Features and Specs
Here are the features and specifications of the Azio MGK1-K mechanical keyboard:
- Mechanical Key Switches (Kailh Brown)
- Gunmetal Grey Anodized Aluminum Face Plate
- White LED Backlight w/ Adjustable Brightness
- Easy-Access shortcut Keys & Volume Wheel
- Full NKRO over USB
- Windows Key Lock
- Interface: USB
- Mechanical Switch: Kailh Blue
- Backlight: White (Modes: On / Off / Reactive)
- Cord Length: 6 ft. Braided
- Weight: 2.3 lbs / 1060g
- Hotkeys: Web Browser, Email, Calculator, Media Player, Previous Track, Play/Pause, Next Track, Stop, Mute, Volume Wheel, Win Key Lock, Backlight Brightness +/-
- OS Support: Windows 8 / 7 / Vista / XP
- Dimensions (LxWxH): Keyboard: 5.4 x 17.5 x 1.4 Inches / Palm Rest: 2.5 x 17.5 x 0.7 Inches
- Warranty: 3 Years Limited
Nearly identical to the MGK1-K, the MGK1-RGB varies only in the type of switch (Blue, rather than Brown), and obviously the lighting effects (RGB, rather than White). Beyond that, the RGB model gives you slightly more of an accessory package, including a keycap puller.
Both packages are also nearly identical, with the obvious difference being the image of the product contained inside. Beyond that, the only differences are the specs noted above. The front of the boxes come in black and white boxes, with the front of the identifying the main features, while the rear provides more detailed descriptions.
With the exception of the lighting effects colour (RGB vs White) and the switches (Blue vs Brown), these boards are essentially the same in both a physical and functional sense. So rather than repeating everything verbatim for both products, we’ll simply focus on one, with the understanding that they’re essentially interchangeable (at least until we get to the lighting and switch section).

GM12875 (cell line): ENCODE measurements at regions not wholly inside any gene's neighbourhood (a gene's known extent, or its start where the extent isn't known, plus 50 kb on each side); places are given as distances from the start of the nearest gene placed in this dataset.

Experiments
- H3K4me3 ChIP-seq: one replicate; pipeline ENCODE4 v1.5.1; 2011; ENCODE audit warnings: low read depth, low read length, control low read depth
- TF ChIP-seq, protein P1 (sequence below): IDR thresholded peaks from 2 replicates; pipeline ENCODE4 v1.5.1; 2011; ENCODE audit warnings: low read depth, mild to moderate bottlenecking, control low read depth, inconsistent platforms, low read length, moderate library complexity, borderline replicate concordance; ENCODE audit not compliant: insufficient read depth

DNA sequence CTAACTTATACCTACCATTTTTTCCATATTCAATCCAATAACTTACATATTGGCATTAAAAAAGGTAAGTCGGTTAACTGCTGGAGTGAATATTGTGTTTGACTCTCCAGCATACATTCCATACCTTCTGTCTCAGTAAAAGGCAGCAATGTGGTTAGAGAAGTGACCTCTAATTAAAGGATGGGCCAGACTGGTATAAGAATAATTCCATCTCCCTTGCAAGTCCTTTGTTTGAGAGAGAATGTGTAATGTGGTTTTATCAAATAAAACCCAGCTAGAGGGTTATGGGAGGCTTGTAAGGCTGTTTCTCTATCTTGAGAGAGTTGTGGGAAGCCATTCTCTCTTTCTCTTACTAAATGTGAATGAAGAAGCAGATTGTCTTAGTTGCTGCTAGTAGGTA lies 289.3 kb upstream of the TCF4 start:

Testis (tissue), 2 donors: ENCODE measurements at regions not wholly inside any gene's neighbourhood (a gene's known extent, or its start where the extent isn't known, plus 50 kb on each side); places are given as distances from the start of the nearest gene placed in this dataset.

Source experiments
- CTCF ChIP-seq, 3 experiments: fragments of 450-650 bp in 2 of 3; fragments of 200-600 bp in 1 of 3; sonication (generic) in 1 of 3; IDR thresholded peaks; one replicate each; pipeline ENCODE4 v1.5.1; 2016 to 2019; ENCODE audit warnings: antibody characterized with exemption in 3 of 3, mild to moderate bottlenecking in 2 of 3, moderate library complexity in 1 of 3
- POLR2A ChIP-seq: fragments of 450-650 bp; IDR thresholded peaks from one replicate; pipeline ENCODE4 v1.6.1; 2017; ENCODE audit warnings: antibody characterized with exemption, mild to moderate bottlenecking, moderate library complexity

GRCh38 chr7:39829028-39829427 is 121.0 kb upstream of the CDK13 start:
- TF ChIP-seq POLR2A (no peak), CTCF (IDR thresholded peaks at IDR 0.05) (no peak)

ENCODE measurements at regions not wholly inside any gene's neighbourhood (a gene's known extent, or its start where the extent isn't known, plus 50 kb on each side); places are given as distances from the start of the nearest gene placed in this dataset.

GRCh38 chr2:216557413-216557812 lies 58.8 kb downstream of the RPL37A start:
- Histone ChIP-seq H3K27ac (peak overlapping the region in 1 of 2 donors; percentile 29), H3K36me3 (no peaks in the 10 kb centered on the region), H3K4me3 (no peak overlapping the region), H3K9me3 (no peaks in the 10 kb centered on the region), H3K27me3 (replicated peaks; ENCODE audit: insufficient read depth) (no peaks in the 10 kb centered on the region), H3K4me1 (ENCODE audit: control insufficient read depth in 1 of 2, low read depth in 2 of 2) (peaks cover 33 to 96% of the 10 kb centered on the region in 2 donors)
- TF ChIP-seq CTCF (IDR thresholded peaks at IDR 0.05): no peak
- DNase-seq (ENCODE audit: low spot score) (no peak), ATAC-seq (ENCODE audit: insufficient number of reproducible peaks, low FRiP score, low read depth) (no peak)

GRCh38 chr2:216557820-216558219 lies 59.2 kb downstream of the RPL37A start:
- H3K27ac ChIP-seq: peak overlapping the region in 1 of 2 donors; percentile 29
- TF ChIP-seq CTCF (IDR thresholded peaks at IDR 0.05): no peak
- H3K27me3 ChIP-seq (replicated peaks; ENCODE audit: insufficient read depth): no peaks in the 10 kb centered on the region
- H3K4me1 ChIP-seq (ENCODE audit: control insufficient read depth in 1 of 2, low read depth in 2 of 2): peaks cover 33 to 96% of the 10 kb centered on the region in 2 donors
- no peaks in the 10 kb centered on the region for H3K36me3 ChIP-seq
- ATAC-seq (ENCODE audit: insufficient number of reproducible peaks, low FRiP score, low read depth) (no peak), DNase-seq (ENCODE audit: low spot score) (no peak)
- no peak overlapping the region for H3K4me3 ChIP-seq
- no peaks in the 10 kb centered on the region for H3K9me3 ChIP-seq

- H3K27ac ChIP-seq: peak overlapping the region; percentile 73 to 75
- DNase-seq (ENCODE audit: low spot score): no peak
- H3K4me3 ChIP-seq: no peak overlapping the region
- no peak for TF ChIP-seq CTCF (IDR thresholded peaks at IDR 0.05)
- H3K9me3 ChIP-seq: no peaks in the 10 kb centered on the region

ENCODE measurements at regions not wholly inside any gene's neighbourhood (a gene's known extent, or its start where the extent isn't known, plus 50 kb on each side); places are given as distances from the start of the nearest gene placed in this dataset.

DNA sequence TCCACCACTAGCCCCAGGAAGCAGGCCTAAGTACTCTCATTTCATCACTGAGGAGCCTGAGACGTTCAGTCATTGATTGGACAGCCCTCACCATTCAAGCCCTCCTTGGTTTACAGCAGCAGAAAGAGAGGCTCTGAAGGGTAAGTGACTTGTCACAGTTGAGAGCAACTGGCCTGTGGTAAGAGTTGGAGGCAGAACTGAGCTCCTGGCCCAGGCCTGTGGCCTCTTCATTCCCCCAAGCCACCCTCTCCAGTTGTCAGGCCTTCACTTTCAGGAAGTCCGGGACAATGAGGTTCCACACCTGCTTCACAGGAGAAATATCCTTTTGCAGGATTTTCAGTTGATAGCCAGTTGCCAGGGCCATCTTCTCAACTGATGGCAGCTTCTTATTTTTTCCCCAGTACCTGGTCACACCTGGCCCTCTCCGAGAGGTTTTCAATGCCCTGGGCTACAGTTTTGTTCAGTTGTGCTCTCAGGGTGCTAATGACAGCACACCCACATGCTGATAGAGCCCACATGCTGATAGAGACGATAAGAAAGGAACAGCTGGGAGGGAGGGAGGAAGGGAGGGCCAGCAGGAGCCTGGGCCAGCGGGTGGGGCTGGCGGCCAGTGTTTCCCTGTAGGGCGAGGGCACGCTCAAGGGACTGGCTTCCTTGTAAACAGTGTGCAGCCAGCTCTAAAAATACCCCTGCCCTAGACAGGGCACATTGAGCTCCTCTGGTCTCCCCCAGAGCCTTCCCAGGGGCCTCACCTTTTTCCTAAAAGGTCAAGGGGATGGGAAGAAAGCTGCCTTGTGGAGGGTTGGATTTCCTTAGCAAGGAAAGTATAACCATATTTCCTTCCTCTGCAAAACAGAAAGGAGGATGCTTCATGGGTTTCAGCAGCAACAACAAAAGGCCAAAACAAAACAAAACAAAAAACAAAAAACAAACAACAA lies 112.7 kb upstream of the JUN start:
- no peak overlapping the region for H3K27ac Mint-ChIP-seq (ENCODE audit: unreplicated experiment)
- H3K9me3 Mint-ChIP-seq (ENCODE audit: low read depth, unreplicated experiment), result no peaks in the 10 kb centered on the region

That said, the most noticeable thing about both the Azio MGK1-K and MGK1-RGB is their simplicity, even despite the audacious RGB colour scheme. These are not flashy keyboards at first glance. In fact, they’re excellent examples of minimalist design, with the grey gunmetal aluminum faceplate, giving them a refreshingly sleek aesthetic in a sea of what we think are often tacky “gamer” products on the market.
Both keyboard are also rather weighty, like most mechanical keyboards, so there’s considerable heft here. It’s a standard layout, and interestingly both have full N-Key rollover ability, meaning you can press a key and then keep pressing more and all of the hits will continue to register independently. Want to mash on the keys? Not a problem, as the Azio boards will register more keypresses than you have fingers available.
On the underside, small fold-out feet allow the board to be inclined for a more comfortable angle if you prefer. Unfortunately there aren’t any cable routing grooves underneath, something we’d figure should be standard on any “gamer” keyboard; keeping those mouse cables out of the way is usually a more important consideration.
From the side, we see how the keys “float” above the deck. It’s really quite stylish, and rather rare; most keyboards have thick edges which make things clunky.
The boards are are designed with fairly pronounced cylindrical key caps, and are very comfortable. The letter font is a bit larger than most and very legible. All the keys are etched for LED illumination.
In the upper right of the keyboard is a dedicated mute button and a volume wheel.
Note the inverted numbers and symbols; the 1 though 0 numbers are situated at the top of the keys. It’s a bit unusual but nothing terribly distracting. It does make the numbers a bit easier to see with the illumination though.
Across the top are the shortcut keys, including, email, calculator, media player, previous track, play/pause, next track, browser quick-launch. There are very slight differences between the MGK1-K and RGB models in terms of which Fn keys controls the various actual functions, but it’s barely noteworthy. For all intents and purposes, these two board look and act nearly identical. Except, of course, the switches and lighting. So let’s talk about that next.